Although we are quite serious about the efficacy of humanist standpoints, we are not babes in the wood. Steeped in libertarian and hyper-utilitarian logics (and beholden to Wall Street), Big Tech reflexively resists even modest oversight. Silicon Valley regards education as a space long overdue for disruption. OpenAI’s CEO (a Stanford dropout who believes that “colleges” discourage risk) talks vaguely of a coming revolution which just happens to enrich him and his friends.
We also realize that academia is hardly immune from the dominant political economy. Yet despite decades of corporatization, managerialism, and austerity, the “liberal” education that many institutions still strive to deliver resists market orthodoxies, technodeterministic notions of “progress,” and the abuse of calculative rationalities.
Clearly, governments, policymakers, and citizen groups must regulate “AI” practices in earnest, just as their precursors regulated factories, railroads, power plants, automobiles, and television stations. By “regulation,” we have in mind mobilizing democratic processes and the rule of law to rein in the asymmetrical effects of new technologies; demand accountability and transparency; empower citizens and communities; and prevent harms to the marginalized and vulnerable.
We do not pretend that the work of reining in tech monopolies, setting up robust guardrails, and “building the worlds that we need” is a project for academics alone. It is, rather, the work of a generation (beginning with our students) and will involve diverse communities, experts of many kinds, and collaborators across the globe.
As the problems with “AI”-driven search already suggest, the polarized landscape that social media helped to usher in about a decade ago cannot be repaired in a world in which tech behemoths flood the internet with unreliable bots that generate ostensibly magical “knowledge.” According to Chirag Shah and Emily M. Bender, the idea that “AI” can navigate contested terrain by flagging “disagreement” and synthesizing links to “both sides” is hardly sufficient. Such illusions of balance obscure the need to situate information and differentiate among sources: precisely the critical skills that college writing was designed to cultivate and empower.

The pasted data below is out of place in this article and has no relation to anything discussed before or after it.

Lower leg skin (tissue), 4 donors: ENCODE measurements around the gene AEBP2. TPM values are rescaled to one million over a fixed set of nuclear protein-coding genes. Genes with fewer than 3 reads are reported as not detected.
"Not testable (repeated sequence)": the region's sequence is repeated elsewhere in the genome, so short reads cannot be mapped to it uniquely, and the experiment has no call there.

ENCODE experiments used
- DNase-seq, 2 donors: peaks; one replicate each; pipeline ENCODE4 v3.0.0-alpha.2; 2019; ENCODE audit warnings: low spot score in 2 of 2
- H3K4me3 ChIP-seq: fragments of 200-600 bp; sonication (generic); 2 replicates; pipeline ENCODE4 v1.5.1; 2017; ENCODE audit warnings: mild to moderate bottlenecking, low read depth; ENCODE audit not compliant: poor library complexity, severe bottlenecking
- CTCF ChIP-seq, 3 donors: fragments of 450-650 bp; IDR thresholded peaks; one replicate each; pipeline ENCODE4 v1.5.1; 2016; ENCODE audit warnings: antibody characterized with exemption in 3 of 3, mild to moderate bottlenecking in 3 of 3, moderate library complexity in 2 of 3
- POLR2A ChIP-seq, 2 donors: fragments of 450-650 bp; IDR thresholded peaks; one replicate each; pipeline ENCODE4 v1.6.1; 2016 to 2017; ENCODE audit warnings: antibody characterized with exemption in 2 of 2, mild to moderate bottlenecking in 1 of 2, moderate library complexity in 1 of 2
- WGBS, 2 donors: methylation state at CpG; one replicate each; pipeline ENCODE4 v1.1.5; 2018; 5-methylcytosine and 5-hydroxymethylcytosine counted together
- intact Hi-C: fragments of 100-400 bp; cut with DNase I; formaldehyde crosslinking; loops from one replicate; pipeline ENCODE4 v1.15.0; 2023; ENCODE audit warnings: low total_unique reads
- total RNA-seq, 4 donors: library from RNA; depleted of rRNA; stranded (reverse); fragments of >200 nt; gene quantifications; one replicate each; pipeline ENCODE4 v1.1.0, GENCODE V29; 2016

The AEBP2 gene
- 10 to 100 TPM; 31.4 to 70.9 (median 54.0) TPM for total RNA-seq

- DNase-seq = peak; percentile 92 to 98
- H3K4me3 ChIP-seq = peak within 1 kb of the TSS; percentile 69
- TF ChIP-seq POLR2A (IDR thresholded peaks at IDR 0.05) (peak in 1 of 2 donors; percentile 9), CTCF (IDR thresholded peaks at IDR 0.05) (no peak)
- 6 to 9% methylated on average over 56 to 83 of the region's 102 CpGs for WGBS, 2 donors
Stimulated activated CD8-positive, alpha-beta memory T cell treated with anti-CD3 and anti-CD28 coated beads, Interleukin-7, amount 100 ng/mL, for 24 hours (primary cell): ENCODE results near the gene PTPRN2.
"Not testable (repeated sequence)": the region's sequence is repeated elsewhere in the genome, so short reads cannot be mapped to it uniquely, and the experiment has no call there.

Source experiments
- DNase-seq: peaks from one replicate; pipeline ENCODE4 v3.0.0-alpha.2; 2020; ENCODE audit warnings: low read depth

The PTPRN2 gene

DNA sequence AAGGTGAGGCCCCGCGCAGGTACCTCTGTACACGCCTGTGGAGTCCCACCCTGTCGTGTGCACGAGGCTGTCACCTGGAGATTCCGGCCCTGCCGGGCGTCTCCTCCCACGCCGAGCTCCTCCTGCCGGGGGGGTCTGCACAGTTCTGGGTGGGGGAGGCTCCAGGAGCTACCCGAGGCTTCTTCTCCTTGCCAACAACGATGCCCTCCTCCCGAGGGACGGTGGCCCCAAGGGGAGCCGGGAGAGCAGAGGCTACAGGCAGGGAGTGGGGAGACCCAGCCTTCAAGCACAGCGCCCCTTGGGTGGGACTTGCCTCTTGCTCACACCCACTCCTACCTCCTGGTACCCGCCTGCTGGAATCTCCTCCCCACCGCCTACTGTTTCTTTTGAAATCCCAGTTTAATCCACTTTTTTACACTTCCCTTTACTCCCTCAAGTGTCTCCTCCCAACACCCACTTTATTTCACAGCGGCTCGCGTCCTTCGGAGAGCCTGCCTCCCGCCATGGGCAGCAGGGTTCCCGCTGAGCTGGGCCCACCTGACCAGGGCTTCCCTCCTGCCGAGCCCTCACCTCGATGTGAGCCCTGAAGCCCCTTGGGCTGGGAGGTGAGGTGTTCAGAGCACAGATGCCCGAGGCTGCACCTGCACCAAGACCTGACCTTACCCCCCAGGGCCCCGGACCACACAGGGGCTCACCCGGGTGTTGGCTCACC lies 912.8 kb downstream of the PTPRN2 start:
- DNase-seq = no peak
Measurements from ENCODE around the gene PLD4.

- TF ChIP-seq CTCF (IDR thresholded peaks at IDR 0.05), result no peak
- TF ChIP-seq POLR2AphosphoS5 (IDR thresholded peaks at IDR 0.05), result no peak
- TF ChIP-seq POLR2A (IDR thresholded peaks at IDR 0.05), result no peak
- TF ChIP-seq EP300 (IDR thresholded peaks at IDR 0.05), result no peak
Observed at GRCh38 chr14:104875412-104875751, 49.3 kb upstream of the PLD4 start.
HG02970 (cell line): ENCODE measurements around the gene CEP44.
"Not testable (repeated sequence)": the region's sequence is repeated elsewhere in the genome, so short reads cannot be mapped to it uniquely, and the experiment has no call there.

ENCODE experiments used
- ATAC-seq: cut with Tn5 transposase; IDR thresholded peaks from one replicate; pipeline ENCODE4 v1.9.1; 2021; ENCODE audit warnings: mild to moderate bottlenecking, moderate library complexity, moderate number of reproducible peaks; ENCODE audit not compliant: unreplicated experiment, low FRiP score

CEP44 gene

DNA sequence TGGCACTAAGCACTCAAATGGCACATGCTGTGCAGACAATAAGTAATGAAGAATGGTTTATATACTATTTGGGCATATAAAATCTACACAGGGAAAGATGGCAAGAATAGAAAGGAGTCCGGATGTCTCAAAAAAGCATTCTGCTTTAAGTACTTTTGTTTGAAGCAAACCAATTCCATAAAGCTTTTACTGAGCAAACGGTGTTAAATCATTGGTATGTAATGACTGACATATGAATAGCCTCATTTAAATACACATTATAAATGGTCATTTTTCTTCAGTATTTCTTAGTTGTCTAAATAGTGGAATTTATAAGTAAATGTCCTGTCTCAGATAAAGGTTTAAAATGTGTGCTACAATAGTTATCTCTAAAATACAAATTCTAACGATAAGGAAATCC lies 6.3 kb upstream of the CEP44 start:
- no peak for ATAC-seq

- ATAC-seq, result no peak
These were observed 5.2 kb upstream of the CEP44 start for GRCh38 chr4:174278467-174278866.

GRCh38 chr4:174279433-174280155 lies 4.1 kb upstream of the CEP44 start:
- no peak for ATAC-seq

The point is not for educators to kill ChatGPT on the mistaken assumption that it obviates the need for humanistic labor, knowledge, and experience. Rather, precisely because it does no such thing, the time has come to cut through the hype, and claim a seat at the table where tech entrepreneurs are already making their pitch for the future.
This article was commissioned by Nicholas Dames.
- The distinction was powerfully articulated in Computer Power and Human Reason (1976), a classic polemic by MIT computer scientist Joseph Weizenbaum; and it has been rearticulated for the age of data-driven “learning” in Brian Cantwell Smith’s nuanced comparison between reckoning and judgment. For an accessible introduction, see Meredith Broussard’s Artificial Unintelligence: How Computers Misunderstand the World (2019). ↩
- GPT-3.5’s expanded window for inputs and outputs and enlarged “context limit,” enabling more detailed inputs (such as snips of a relevant text) facilitates longer and more human-like outputs. Moreover, technological upgrades such as the “prepending” of invisible prompts to prioritize a mechanical “chain” of reasoning produce improved (if noticeably simplistic) simulations of human-like reasoning. ↩
- Although autocompletion of code is one of the most potentially useful (and lucrative) uses for LLMs (which scrape code from the internet along with natural language), the usage isn’t error-free. See, for example, Stack Overflow’s need to ban ChatGPT from its site for programming question-and-answer. ↩
- ChatGPT has also been found to describe the non-existent science of “backward epigenetic inheritance”; aver that “Logan Paul was born on April 1, 1995, which means that he was indeed born on January 3rd”; or hold that “It is not possible to predict the height of the first 7’ President of the United States.” Look here for an ongoing compendium. ↩
- Software that claims to detect ChatGPT’s outputs, including a system designed by OpenAI, remains a work in progress—prone to false positives as well as negatives. ↩